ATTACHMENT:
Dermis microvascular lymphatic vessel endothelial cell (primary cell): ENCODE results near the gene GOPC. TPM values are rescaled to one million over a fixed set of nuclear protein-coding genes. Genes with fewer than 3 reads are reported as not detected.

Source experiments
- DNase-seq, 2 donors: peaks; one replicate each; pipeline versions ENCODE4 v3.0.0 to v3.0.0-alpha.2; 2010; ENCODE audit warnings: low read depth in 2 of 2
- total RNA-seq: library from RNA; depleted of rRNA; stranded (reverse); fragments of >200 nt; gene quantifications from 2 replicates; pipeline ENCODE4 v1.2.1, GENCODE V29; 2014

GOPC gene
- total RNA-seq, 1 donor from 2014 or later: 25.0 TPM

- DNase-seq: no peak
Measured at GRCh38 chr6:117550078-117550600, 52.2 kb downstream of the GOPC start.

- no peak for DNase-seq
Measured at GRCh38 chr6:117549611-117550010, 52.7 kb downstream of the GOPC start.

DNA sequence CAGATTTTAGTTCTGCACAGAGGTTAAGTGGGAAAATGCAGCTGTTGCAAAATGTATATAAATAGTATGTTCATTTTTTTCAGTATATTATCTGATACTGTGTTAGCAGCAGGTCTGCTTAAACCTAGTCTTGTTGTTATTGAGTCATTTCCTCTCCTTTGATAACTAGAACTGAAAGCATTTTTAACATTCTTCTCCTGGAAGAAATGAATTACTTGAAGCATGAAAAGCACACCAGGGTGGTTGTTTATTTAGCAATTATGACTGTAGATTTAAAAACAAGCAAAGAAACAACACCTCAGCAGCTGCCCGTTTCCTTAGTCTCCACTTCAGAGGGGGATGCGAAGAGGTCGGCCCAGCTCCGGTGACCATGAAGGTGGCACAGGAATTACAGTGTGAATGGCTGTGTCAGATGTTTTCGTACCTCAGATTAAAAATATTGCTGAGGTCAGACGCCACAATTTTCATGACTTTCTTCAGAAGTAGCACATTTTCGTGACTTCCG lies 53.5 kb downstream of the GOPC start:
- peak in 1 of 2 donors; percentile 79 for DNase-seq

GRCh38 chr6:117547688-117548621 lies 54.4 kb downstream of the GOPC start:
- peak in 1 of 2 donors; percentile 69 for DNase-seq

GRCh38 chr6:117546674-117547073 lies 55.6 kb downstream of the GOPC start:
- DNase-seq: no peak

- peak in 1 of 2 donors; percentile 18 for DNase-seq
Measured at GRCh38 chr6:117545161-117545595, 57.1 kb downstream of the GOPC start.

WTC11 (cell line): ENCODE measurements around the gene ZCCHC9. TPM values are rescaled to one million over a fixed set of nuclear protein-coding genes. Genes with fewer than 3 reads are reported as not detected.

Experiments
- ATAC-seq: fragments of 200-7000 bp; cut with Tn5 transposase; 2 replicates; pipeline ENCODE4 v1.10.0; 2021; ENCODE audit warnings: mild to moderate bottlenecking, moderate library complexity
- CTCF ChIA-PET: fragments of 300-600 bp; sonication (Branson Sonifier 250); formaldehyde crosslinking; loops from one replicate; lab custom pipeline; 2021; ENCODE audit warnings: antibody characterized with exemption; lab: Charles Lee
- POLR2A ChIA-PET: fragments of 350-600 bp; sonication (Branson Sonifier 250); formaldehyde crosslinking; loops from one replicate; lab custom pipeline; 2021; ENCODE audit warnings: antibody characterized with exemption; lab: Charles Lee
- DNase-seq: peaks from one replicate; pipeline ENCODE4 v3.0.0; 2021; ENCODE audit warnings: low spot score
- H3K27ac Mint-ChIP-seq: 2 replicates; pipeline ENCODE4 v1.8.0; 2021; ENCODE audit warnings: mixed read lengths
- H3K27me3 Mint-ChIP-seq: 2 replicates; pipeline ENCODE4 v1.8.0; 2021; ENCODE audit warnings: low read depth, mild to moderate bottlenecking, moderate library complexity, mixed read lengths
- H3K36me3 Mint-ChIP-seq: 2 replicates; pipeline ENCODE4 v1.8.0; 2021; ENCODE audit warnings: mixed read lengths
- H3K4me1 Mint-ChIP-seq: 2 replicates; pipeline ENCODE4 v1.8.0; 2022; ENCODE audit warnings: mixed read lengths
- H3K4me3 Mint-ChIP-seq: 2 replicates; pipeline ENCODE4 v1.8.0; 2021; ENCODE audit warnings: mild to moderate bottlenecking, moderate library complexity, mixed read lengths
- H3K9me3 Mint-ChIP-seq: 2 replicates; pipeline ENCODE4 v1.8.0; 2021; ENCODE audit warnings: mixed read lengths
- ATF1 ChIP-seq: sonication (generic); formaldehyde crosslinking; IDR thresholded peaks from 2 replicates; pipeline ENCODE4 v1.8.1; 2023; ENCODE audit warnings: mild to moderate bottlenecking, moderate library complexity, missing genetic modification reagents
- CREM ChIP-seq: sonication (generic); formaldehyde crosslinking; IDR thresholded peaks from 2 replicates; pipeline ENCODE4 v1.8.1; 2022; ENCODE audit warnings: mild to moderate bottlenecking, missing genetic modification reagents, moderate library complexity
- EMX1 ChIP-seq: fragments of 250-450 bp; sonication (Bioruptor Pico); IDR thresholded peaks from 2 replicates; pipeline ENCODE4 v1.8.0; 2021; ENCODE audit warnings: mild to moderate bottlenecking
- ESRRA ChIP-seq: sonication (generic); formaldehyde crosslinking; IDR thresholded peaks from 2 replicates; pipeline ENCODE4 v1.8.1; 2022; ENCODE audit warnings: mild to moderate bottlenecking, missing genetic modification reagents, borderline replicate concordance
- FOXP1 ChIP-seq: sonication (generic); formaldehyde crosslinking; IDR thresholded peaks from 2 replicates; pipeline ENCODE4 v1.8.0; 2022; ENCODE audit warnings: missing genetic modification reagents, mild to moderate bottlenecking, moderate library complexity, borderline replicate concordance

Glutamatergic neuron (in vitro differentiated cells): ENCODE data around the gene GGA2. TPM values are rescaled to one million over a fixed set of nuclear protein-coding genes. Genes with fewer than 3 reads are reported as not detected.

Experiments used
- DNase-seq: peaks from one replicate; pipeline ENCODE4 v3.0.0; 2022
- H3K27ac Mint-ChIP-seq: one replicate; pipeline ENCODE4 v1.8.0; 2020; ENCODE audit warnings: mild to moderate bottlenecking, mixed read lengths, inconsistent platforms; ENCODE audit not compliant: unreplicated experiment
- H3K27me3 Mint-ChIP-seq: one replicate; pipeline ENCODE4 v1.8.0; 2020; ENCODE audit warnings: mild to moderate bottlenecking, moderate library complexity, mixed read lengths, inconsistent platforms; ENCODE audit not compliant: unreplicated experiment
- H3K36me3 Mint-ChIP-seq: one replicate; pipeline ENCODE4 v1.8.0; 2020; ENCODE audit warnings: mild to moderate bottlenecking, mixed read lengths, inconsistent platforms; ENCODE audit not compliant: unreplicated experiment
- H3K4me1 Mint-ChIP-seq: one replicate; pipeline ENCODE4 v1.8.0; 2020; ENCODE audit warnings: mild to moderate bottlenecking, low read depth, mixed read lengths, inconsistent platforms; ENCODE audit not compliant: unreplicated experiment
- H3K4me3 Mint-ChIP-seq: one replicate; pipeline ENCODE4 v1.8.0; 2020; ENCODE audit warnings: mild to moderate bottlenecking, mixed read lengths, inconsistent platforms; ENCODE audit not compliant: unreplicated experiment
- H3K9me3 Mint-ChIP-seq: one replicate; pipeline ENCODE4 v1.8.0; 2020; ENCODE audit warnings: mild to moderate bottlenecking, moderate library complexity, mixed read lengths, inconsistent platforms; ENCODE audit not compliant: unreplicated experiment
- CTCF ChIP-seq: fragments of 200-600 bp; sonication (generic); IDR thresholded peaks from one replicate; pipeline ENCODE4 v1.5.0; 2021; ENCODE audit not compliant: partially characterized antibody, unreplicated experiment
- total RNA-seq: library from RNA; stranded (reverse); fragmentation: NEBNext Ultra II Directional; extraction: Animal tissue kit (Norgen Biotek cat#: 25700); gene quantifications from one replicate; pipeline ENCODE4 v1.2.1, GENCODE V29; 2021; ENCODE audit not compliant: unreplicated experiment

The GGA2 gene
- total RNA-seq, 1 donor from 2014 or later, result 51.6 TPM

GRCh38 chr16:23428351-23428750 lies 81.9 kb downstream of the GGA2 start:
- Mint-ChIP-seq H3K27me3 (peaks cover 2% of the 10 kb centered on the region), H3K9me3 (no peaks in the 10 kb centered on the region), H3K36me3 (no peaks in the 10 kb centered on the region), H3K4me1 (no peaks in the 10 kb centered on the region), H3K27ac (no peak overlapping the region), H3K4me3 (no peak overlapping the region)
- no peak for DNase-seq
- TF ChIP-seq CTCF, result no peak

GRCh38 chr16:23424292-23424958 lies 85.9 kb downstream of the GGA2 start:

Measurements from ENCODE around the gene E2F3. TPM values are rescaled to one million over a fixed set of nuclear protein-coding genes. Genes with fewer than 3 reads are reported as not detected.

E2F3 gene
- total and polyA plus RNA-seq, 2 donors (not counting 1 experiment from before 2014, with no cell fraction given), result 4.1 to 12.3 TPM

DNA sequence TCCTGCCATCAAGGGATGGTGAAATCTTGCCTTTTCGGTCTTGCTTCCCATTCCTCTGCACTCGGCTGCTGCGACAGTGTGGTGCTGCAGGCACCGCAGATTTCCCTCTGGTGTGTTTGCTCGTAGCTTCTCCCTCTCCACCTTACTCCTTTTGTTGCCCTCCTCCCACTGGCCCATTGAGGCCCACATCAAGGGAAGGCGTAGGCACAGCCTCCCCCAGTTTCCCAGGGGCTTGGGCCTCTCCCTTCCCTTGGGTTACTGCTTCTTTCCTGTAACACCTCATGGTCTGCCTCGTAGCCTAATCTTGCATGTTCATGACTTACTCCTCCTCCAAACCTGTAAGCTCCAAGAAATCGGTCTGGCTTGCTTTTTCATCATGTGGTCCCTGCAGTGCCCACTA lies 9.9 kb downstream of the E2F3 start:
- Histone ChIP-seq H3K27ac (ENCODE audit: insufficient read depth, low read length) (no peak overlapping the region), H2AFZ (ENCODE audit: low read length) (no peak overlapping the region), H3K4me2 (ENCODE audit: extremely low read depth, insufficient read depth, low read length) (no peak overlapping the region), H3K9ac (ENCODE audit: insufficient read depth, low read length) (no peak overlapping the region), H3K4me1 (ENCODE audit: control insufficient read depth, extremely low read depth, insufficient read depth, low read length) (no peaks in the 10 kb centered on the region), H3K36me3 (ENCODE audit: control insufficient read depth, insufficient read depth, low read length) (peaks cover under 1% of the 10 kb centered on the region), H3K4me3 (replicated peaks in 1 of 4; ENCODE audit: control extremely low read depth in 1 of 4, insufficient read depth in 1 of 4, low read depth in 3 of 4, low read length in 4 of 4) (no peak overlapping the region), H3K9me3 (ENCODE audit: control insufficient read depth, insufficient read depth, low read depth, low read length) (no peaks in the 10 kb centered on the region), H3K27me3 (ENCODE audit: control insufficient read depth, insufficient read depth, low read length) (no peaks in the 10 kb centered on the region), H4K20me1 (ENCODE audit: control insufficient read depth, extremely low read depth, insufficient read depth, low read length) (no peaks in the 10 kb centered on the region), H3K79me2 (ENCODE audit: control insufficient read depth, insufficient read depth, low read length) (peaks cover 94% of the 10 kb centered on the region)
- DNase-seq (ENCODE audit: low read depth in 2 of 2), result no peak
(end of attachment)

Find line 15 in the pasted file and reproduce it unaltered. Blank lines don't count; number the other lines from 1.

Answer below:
GRCh38 chr6:117546674-117547073 lies 55.6 kb downstream of the GOPC start: